Government’s IT Inflection—Moving To Flash

There’s a revolution happening in government IT. Multi-tiered flash storage, long a staple in the private sector, is coming to the government, and it’s changing the way federal, state, and local employees relate to their data. Tegile, a manufacturer of flash storage arrays, is leading the transformation to a flash-centric data center. Thursday’s GovLoop online training with Tegile and Tonia Williams from the Housing Authority of Cherokee Nation (HACN) addressed how flash storage is changing government IT.

Traditional data storage uses disk arrays, which can use up space, power, and money, in addition to not being able to handle big data easily. Multi-tiered flash storage is stepping in to address those issues. Instead of writing the data on disks, flash storage uses flash memory to store the data, reducing the space required to store everything and increasing performance capabilities. Flash offers several advantages, allowing for more precise access to the necessary data, less lag (known as latency) between inputs and outputs, and greater scalability to address growing needs. The tiered aspect comes from the ability to store different types of data in different levels based on need.

So how can government agencies actually instigate change and implement new technologies into their every day processes? Tonia Williams, the CIO and IT Director for the HACN, was faced with that problem when she became IT director for the newly re-established HACN in October 2012 and discussed her approach in the webinar. Even as IT team was created, they were already almost three months behind on important tasks, such as setting up servers and establishing payroll systems. Williams found even more obstacles in the existing IT infrastructure (which was small and out-of-date), the new staff (most of whom were enthusiastic but not very experienced), and the budget (which was limited).

However, Williams refused to be deterred. She determined the most important needs for the organization, which included quickly setting up an infrastructure, using solutions that an inexperienced staff can quickly learn, and employing tools that can accommodate an unknown growth rate, all within a tight budget. When setting up the infrastructure, she focused on storage access network (SAN) installation and virtualization; this helped to quickly build the necessary infrastructure, keep costs lower, and provide a system that was easy to administer. The strategy of speed, inexpensiveness, reliability, and ease of use drove her entire project, influencing decisions on backup and data restoration and recovery. In addition, Williams made sure that she and her team were constantly participating in all aspects of and learning about best practices and new tools. Through these steps, her team has saved about 50% of staff time that can now be focused proactively on other critical business needs, and people view IT has the ones who can save the day rather than as the cause of problems.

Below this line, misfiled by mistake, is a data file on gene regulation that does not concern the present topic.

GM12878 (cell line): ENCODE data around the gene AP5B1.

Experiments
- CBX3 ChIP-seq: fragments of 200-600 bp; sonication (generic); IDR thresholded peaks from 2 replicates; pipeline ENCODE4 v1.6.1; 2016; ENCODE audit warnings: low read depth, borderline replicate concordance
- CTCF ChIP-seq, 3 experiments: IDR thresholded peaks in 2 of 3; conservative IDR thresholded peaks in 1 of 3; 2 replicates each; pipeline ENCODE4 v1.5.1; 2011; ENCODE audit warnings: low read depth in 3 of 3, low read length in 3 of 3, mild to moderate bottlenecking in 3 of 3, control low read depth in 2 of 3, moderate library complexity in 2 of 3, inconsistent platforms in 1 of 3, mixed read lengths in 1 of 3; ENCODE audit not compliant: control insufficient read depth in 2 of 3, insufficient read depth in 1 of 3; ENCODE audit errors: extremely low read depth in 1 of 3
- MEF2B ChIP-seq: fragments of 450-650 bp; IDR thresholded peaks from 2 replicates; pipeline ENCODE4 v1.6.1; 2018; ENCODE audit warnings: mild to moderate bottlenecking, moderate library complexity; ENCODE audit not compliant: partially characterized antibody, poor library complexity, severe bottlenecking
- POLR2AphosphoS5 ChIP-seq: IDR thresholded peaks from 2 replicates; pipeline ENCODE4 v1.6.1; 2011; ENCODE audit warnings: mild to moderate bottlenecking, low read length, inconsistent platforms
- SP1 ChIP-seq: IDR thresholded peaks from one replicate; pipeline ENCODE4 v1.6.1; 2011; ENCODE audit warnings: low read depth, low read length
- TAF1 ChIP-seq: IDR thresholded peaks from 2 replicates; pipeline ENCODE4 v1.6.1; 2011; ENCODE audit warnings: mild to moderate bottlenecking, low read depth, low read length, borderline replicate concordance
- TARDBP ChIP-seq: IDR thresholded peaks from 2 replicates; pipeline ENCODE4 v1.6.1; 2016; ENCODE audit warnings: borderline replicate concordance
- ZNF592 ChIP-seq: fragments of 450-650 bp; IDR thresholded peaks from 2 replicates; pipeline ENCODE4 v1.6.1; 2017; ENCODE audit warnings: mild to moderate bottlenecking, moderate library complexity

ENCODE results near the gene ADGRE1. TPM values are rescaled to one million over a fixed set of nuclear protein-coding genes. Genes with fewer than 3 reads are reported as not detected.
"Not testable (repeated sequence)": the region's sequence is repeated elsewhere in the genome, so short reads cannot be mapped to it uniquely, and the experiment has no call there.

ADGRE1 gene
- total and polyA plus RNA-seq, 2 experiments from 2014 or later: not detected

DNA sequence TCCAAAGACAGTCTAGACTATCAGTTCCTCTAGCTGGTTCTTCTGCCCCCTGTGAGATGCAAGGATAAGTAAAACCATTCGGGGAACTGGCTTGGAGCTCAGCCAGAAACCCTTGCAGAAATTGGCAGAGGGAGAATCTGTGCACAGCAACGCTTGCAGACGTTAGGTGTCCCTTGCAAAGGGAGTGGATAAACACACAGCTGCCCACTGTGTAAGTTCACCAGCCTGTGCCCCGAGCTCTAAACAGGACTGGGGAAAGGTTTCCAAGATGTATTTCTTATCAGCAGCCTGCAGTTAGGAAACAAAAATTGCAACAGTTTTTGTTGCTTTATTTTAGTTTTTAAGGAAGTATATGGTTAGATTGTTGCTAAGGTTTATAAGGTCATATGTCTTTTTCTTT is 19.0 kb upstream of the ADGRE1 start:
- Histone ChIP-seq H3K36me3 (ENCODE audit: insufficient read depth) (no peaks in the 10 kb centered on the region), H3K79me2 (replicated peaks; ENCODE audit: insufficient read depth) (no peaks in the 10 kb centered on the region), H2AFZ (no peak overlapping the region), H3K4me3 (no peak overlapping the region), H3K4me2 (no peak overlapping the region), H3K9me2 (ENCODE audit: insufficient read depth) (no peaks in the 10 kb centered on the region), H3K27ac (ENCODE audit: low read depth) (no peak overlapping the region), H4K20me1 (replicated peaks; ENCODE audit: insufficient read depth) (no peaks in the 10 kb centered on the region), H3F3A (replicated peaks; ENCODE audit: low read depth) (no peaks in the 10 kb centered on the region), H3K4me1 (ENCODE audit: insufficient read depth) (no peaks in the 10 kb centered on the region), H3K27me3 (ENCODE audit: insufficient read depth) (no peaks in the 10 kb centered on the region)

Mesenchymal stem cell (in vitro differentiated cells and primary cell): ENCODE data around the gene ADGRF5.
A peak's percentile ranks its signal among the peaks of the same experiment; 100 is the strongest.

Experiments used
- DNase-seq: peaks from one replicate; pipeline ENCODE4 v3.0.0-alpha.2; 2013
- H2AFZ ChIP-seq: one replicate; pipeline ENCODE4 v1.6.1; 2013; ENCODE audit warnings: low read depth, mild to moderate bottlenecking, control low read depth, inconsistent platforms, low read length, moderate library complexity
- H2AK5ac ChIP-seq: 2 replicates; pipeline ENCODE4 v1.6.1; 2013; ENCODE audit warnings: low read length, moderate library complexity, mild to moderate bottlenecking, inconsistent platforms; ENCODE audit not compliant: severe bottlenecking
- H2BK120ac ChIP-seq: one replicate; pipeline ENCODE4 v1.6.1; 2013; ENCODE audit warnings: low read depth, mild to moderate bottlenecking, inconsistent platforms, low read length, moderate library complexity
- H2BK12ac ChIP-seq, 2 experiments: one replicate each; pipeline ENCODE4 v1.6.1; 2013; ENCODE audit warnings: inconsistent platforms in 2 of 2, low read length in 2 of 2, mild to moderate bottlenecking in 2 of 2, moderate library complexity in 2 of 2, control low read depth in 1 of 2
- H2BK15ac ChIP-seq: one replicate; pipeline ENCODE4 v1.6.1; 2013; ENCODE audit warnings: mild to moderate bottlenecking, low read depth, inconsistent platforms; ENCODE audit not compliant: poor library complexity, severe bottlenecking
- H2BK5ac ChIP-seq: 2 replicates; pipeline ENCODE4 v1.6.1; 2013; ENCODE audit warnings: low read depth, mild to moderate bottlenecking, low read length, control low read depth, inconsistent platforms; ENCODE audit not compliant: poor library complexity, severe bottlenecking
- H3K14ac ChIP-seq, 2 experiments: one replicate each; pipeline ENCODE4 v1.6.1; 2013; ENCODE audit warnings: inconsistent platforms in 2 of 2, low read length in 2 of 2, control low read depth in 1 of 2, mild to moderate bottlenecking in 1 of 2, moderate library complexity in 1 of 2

In government agencies everywhere, there is a focus on doing more with less. There has been a shift from monolithic data architecture to service-oriented architecture, from data and system silos to hyper-consolidation, from specialized IT workforces to small staffs, and from increasing IT budgets to decreasing budgets. Tegile helps agencies achieve their goals by leading the transformation from pre-flash architectures, or “legacy infrastructure,” to flash architecture.

The lack of usable preexisting infrastructure was a problem for Tonia Williams, but it also meant that she had the freedom to implement the systems she thought would work best for her team without being hindered by legacy infrastructure. Multi-tiered flash storage can revolutionize the way that some agencies deal with data, but first, it will require major organizational shifts. However, with Tegile, those shifts can become more manageable and your organization can achieve new heights with effective data storage.


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